A guided-missile US nuclear-powered submarine arrived in South Korea Friday for a routine visit, the US Navy announced.
The Ohio-class guided-missile submarine USS Michigan (SSGN-727) arrived at the southern port of Busan as part of a regularly scheduled deployment to the Western Pacific, it said.
It marks the sub's first visit here in nearly six months.
The USS Michigan, a nuclear-powered submarine, arrives at the port of Busan in South Korea. (Yonhap)
"The US and ROK (South Korea) navies have always enjoyed a strong relationship. Today, our relationship is stronger than it has ever been and our ironclad partnership is further reinforced by this visit from Michigan," said Rear Adm. Brad Cooper, who leads the US Naval Forces Korea. "Michigan Sailors were warmly welcomed by the ROK Navy today and I know they'll receive the same wonderful welcome from the local community during their visit to Busan."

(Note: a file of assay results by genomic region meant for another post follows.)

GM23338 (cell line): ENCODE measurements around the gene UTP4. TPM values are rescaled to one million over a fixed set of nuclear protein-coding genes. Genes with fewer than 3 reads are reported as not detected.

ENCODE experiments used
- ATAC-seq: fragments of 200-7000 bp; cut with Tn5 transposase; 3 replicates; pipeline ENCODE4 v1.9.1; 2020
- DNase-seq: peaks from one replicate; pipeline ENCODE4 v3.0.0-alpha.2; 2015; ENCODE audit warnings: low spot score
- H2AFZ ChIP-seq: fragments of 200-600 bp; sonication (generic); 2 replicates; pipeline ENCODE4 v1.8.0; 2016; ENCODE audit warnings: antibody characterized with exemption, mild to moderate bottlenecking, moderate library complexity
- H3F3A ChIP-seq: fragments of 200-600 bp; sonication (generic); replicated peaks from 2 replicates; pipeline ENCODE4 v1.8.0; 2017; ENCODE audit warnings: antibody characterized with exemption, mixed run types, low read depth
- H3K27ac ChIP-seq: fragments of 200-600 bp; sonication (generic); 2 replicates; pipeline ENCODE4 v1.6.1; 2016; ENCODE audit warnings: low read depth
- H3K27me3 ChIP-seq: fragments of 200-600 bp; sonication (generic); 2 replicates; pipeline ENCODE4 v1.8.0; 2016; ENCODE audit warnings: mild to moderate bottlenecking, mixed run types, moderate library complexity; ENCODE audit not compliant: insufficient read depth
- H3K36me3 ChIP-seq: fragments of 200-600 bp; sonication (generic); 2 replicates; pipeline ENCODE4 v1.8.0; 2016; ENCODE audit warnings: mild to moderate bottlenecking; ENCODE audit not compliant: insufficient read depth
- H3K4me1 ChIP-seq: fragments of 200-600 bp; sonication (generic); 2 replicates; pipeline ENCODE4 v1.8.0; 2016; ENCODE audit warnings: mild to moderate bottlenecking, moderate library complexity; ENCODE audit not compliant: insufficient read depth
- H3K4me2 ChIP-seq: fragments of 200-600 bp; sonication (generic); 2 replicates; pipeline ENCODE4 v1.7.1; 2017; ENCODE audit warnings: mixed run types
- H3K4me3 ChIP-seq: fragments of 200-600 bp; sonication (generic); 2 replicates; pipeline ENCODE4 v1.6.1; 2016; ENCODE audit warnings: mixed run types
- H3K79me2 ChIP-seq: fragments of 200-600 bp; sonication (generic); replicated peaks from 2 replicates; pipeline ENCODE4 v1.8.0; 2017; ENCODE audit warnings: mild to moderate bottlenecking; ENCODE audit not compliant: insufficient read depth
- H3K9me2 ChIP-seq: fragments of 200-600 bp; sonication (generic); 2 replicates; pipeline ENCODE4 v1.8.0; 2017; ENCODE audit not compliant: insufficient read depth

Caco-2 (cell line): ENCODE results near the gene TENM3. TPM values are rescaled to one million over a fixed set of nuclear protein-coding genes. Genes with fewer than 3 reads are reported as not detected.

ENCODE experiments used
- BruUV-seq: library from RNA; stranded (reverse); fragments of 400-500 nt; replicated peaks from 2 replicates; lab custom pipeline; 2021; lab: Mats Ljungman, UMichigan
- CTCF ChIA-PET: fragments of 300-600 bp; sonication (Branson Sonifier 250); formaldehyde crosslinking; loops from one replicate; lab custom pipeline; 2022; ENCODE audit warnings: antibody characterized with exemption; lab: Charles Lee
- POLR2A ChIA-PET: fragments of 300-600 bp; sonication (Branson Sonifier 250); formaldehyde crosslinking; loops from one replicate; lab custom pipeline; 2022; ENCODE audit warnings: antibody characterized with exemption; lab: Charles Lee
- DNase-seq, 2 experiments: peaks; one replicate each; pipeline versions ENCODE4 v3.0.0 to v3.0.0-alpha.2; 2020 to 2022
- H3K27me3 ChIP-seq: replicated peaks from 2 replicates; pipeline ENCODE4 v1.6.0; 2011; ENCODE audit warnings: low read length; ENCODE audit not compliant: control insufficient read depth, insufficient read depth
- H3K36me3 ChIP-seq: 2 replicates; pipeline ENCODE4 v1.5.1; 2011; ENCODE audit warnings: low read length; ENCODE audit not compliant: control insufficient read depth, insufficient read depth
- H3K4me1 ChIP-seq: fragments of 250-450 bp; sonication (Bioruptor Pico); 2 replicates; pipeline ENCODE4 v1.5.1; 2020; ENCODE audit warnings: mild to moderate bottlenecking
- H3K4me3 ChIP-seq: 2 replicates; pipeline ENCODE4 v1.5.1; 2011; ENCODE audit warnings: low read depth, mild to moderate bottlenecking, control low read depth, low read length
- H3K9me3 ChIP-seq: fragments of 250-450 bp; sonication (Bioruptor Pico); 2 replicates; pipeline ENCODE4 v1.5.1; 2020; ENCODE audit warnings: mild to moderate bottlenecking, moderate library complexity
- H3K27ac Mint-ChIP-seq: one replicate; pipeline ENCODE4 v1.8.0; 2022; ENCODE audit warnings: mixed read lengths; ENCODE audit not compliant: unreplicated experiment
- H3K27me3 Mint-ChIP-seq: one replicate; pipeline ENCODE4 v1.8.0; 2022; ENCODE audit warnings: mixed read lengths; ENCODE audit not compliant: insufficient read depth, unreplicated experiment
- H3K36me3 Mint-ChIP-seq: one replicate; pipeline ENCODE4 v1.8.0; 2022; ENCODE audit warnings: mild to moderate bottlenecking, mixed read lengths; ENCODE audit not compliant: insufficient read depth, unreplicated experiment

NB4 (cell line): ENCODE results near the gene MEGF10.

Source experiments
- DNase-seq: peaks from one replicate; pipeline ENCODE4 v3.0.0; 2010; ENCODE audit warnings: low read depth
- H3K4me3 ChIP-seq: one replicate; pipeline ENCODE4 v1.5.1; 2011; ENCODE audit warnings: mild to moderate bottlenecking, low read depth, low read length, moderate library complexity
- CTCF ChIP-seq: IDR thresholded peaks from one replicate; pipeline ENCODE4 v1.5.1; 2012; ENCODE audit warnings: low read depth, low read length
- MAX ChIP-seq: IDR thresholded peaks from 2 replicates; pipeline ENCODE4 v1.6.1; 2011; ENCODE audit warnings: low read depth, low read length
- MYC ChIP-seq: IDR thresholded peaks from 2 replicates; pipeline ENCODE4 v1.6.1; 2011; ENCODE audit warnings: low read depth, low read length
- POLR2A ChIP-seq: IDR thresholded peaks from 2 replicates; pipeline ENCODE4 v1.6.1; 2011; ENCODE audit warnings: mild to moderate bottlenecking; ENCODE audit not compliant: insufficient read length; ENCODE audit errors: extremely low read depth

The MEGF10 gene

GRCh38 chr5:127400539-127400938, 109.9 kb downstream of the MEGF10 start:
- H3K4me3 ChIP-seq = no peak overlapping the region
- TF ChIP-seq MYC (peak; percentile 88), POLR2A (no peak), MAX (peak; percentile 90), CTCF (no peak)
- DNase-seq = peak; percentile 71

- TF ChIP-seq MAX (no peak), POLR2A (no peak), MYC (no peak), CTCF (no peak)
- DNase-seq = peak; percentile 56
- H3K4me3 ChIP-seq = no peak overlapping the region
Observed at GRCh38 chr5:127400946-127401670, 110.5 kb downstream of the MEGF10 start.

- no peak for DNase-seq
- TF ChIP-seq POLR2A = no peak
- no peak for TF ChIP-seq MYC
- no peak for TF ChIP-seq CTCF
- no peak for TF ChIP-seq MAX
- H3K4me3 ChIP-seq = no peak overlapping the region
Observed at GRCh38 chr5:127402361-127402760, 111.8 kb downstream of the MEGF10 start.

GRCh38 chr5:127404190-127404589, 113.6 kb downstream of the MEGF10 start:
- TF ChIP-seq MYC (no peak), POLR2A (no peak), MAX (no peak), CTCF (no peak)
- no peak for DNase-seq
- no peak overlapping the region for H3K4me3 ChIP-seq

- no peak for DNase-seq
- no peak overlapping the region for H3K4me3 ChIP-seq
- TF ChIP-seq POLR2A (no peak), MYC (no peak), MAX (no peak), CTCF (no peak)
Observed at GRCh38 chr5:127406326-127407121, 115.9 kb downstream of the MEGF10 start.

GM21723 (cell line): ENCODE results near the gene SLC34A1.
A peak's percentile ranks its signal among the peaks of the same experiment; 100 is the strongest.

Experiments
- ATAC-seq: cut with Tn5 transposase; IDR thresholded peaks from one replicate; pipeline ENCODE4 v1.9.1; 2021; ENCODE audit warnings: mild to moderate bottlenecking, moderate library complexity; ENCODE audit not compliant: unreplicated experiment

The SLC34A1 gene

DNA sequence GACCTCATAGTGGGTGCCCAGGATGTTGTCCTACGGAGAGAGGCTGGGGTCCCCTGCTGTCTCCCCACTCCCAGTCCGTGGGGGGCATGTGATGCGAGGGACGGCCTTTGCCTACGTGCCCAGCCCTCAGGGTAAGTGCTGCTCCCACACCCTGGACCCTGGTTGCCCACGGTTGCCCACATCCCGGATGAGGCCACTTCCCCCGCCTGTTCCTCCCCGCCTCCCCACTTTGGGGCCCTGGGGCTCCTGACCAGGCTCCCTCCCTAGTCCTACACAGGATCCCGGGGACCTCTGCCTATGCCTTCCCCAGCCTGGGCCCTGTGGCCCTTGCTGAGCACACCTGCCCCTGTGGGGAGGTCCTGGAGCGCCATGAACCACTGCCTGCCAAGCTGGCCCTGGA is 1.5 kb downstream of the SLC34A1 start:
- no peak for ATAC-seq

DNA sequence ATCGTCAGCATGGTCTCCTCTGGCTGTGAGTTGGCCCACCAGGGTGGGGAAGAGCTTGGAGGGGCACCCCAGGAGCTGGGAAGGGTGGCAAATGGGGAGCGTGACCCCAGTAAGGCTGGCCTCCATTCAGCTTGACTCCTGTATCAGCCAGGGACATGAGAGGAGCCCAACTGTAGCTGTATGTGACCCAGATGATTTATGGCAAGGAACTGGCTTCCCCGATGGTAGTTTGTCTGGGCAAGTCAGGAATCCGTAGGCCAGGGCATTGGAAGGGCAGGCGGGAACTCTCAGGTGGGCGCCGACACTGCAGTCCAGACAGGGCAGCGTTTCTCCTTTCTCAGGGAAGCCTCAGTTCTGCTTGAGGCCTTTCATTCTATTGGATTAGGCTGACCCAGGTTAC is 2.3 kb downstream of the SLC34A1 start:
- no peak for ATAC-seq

The sailors plan to experience South Korea's culture and history as well as engage in various community programs.
Reportedly armed with more than 150 Tomahawk tactical missiles with a range of around 2,000 km, the 18,000-ton Michigan is one of the largest submarines in the world. It's capable of precisely striking North Korea's core facilities in support of Special Operation Forces missions.
The Navy said its guided-missile submarines provide the Navy with unprecedented strike and special operation mission capabilities from a stealthy, clandestine platform.
"Throughout this deployment, the crew has been extremely professional and dedicated," said Capt. Gustavo Gutierrez, Michigan's commanding officer. "Everyone on board is mission ready, and I'm proud of being their commanding officer."
The Michigan, homeported in Bremerton, Washington, and is forward deployed from Guam.
Meanwhile, the USS Ronald Reagan (CVN-76), an aircraft carrier, is scheduled to conduct joint drills with South Korea's warships in the East Sea next week. (Yonhap)